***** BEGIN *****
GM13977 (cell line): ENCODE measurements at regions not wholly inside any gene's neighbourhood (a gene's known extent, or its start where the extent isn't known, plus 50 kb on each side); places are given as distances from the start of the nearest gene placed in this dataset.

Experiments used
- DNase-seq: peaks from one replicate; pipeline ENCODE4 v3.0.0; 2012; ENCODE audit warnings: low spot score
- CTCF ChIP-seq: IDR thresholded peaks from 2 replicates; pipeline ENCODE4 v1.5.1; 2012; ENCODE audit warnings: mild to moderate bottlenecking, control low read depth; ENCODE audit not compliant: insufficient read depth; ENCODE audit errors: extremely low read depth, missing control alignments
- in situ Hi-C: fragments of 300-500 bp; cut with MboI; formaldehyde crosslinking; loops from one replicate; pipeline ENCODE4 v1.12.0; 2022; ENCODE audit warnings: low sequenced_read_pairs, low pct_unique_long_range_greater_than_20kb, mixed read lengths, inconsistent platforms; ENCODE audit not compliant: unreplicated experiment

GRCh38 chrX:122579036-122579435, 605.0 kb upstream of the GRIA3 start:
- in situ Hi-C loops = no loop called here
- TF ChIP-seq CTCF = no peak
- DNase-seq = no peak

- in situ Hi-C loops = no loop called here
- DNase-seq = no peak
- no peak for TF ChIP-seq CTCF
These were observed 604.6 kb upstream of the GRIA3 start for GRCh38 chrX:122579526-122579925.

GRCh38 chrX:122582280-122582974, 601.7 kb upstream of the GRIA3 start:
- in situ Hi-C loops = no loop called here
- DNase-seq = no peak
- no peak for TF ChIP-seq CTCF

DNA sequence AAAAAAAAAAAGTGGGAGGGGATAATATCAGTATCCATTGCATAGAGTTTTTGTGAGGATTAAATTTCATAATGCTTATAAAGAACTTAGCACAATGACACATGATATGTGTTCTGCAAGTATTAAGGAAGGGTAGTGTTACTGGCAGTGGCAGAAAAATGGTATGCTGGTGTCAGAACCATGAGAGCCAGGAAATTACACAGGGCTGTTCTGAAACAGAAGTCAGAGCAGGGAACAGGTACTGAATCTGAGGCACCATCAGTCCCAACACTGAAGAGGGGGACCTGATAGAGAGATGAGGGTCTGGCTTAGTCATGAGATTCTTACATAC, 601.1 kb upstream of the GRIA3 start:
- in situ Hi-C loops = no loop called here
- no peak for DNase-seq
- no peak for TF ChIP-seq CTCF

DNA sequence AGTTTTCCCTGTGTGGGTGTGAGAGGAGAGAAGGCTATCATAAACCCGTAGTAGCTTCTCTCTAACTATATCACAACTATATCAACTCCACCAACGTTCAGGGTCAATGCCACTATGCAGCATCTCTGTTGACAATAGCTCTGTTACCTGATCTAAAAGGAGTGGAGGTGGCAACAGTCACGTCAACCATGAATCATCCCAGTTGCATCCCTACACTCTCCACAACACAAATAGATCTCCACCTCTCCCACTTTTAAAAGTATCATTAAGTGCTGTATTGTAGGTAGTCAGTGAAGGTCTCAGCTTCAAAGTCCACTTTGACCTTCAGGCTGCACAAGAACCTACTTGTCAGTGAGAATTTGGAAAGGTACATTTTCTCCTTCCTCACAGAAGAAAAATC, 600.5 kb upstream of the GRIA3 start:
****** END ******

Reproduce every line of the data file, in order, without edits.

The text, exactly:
GM13977 (cell line): ENCODE measurements at regions not wholly inside any gene's neighbourhood (a gene's known extent, or its start where the extent isn't known, plus 50 kb on each side); places are given as distances from the start of the nearest gene placed in this dataset.

Experiments used
- DNase-seq: peaks from one replicate; pipeline ENCODE4 v3.0.0; 2012; ENCODE audit warnings: low spot score
- CTCF ChIP-seq: IDR thresholded peaks from 2 replicates; pipeline ENCODE4 v1.5.1; 2012; ENCODE audit warnings: mild to moderate bottlenecking, control low read depth; ENCODE audit not compliant: insufficient read depth; ENCODE audit errors: extremely low read depth, missing control alignments
- in situ Hi-C: fragments of 300-500 bp; cut with MboI; formaldehyde crosslinking; loops from one replicate; pipeline ENCODE4 v1.12.0; 2022; ENCODE audit warnings: low sequenced_read_pairs, low pct_unique_long_range_greater_than_20kb, mixed read lengths, inconsistent platforms; ENCODE audit not compliant: unreplicated experiment

GRCh38 chrX:122579036-122579435, 605.0 kb upstream of the GRIA3 start:
- in situ Hi-C loops = no loop called here
- TF ChIP-seq CTCF = no peak
- DNase-seq = no peak

- in situ Hi-C loops = no loop called here
- DNase-seq = no peak
- no peak for TF ChIP-seq CTCF
These were observed 604.6 kb upstream of the GRIA3 start for GRCh38 chrX:122579526-122579925.

GRCh38 chrX:122582280-122582974, 601.7 kb upstream of the GRIA3 start:
- in situ Hi-C loops = no loop called here
- DNase-seq = no peak
- no peak for TF ChIP-seq CTCF

DNA sequence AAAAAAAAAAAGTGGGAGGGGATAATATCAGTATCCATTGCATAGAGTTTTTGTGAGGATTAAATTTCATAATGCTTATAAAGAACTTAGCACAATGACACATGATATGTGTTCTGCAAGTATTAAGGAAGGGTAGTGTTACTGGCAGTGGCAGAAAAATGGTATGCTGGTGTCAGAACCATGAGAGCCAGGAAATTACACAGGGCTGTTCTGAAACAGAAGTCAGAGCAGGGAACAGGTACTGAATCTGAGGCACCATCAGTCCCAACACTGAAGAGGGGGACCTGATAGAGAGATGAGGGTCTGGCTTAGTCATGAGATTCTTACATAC, 601.1 kb upstream of the GRIA3 start:
- in situ Hi-C loops = no loop called here
- no peak for DNase-seq
- no peak for TF ChIP-seq CTCF

DNA sequence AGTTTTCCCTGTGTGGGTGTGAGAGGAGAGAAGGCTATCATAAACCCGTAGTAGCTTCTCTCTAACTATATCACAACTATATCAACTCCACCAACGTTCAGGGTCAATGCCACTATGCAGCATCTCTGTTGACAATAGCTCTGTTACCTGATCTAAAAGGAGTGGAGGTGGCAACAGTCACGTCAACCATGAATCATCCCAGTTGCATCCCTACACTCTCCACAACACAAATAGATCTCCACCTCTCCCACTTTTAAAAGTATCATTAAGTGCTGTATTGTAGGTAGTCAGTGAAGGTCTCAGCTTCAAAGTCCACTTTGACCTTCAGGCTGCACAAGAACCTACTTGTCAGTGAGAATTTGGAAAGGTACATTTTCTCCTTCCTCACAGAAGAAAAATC, 600.5 kb upstream of the GRIA3 start: